Galapagos Islands are a cluster of volcanic islands surrounding the equator in the eastern Pacific Ocean. Since its discovery in 1535, scientists and sightseers have visited the islands to experience first-hand its rich wildlife, colorful animals, centuries-old land formations and beautiful scenery. Charles Darwin developed his theory of evolution during his expedition to the islands in 1835. A UNESCO World Heritage Site, Galapagos has an abundant array of wildlife – lava streams, unbroken ocean and endemic faunas inhabited by land iguanas, giant tortoise and seal colonies.
The islands are comprised of 13 main, 6 small islands and 107 islets. Among the more popular tourist destinations is Baltra Island, a relatively small and flat island with salt bushes, pear cactuses and palo santo trees. Just off the coast of Santiago is Bartolome Island where sea lions interact with photo-snapping visitors. One of the most inhabited parts of the islands is Darwin Island, named after the naturalist, where there are an abundance of seals, frigate birds, marine iguanas, sea lions, whales and marine turtles. Out here one can enjoy a close-up view of the courtship between blue-footed boobies and the migration of sea lions. Galapagos tortoises, which are present in every island, remain the Galapagos’ most endearing symbol.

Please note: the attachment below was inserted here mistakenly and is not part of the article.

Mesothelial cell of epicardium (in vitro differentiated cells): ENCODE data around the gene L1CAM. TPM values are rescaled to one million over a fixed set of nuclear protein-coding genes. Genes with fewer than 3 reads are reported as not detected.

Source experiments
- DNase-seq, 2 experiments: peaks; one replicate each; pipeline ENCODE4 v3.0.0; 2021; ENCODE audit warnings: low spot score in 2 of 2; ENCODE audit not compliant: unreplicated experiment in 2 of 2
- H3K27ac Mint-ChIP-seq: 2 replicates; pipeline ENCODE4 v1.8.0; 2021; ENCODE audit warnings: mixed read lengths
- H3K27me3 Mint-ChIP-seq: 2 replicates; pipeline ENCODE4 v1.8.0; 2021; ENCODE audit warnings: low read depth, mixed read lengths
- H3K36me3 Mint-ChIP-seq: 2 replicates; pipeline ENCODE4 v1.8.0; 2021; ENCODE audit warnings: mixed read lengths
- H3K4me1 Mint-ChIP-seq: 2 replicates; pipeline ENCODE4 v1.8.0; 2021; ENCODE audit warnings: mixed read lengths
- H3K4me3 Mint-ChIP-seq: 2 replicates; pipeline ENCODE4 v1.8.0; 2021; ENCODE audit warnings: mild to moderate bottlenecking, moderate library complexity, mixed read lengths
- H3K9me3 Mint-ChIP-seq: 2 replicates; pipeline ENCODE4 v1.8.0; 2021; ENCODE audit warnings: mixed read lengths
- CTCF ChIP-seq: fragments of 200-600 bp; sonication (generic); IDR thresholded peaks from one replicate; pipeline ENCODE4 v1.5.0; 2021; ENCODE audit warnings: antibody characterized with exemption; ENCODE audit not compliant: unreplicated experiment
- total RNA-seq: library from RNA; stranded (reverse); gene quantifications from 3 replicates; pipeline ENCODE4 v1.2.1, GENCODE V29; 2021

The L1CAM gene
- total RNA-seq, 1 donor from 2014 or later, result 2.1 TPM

A generally mild and comfortable climate envelope the Galapagos populated by nearly 40,000 Spanish-speaking coast inhabitants, known as the costenos. Most of them are Ecuadorian Mestizos, a hybrid of Spaniards and Native Americans, who left a remarkable impact on the native cuisine enriching it with fish, beans and unripe banana-like fruits or plantains.
Galapagos Island Traveler Advice
Travel and Inspire
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